Some of the first questions people ask when moving to a new country have to deal with time. How long is this or that going to take? How should I prepare myself for the delays and adjustments I will face when moving abroad? No international move is easy, even if you’re helped along by a company relocation budget or, ideally, family.
One of the most confronting things about moving to Norway is the system here. It seems that there are procedures for everything, from the ticket you’ll take for almost every queue to the ubiquitous fødselsnummer – an identity number given to every person who is resident in Norway for more than six months. Yes, this orderly system keeps everyone in line but it can also prove frustrating for the newcomer. Let me illustrate.
Leaving the hotel where we spent our first couple of nights in Stavanger, a staff member called a taxi for us. We waited about 25 minutes before one finally arrived. But he wasn’t ‘our taxi’ apparently, he just saw us standing there and thought he’d collect us. The cab assigned to us was nowhere to be found, yet the second driver refused to take us. So we stood there with our many bags cluttering the sidewalk while he decided to have his coffee break in front of us and in another five minutes our taxi showed up and the first driver took off.
In another instance, I wasn’t home to receive a registered letter from Australia so I took the notice card to the post office, along with my passport, Australian drivers licence and a copy of our lease. Those three pieces of identification were not enough, said the woman behind the counter. She needed something Norwegian and I wouldn’t have any Norwegian identification for at least another couple of months. I mentioned that if I had been home when the postman came by, I would have my letter. She smiled and said, yes, with a ‘go figure’ look on her face. Eventually I pleaded with her to accept the lease as something Norwegian and, though she seemed very conflicted about it, she finally gave me my letter. We then proceeded to joke about the system and had a laugh about how backward it is that a person can rent a house before having a personal number or local bank account. There is no rule against that, but the rules on the back of the mail hold card specifically state that your piece of ID must have a Norwegian identification number on it. That’s that.
Note that the criticisms of Norway’s system were coming more from the woman. I was mostly explaining to her about how John has been working without a tax number and bank account for the last couple of weeks and how frustrating it is and that I was sorry for causing problems for her. I’m hesitant to criticise the system. Every country has its funny things and I’m pretty worn down by my experiences on the long road to becoming an Australian citizen to even put up a fight anymore. In these situations you have to laugh or cry (and I always choose the former – the latter got me nowhere in the past). Many of the system items are completely understandable, but if you come from countries where companies often bend the rules or make exceptions where common sense acts as a lubricant, this can be frustrating.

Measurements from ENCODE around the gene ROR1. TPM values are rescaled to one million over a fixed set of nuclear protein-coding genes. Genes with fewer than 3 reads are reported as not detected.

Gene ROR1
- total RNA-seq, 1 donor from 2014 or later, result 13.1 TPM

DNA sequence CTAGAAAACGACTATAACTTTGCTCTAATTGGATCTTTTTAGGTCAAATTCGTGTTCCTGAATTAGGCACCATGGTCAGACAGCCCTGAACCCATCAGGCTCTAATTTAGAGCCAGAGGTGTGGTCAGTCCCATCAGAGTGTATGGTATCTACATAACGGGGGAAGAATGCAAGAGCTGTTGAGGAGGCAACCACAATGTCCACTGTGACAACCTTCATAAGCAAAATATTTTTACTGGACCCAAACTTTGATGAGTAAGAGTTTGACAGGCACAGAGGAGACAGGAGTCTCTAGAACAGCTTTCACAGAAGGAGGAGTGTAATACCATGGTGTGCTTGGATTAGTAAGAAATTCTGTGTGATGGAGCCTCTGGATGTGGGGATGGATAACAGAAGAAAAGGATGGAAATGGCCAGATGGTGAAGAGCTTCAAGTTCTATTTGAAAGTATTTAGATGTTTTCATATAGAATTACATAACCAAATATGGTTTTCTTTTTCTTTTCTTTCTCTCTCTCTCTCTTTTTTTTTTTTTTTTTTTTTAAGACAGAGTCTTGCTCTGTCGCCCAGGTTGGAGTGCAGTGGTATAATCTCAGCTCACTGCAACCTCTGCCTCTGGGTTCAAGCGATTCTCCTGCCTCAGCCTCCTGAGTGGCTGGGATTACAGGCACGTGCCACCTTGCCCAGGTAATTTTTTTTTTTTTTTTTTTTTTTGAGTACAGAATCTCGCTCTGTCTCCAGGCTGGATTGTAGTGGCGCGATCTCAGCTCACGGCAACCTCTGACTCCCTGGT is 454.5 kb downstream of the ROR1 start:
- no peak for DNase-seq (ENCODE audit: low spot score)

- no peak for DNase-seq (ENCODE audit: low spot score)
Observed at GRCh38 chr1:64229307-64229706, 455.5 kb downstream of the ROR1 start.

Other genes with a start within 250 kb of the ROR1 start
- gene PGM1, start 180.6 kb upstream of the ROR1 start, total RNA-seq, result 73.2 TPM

So I’ve prepared this guide so that you can be ready for your adventure in Norway. Many things do happen quickly (maybe nothing is ever fast enough for us these days) and a positive thing to note is that Norway is very up to scratch when it comes to information technology. You can do many things online or even via SMS. Migration to Norway will, however, go much more smoothly if you prepare yourself for these waiting times. Please note that we relocated to Stavanger so timings may vary elsewhere in the country. John migrated as a skilled worker and I can’t speak to the timing or any other elements for those migrating under different conditions. Also please note that things change frequently here and this post may only be accurate for the last several weeks. We are not migration agents and this is not legal advice.
How long does it take to get x in Norway, when x equals…
… a job
This depends on many factors and, while people with skilled qualifications are able to come to Norway and look for a job for six months, how long the process would actually take is up to you, your industry and the job market. Speaking with a Norwegian woman last night, we learned that most people do not find a job in six months and don’t think about how much it costs to live here in temporary accommodation while they are searching. Norway has a low unemployment rate but remember that if a company is not going to hire a foreigner if they can find a local of the same calibre to do the work. Check out our guide to finding work abroad for some helpful tips.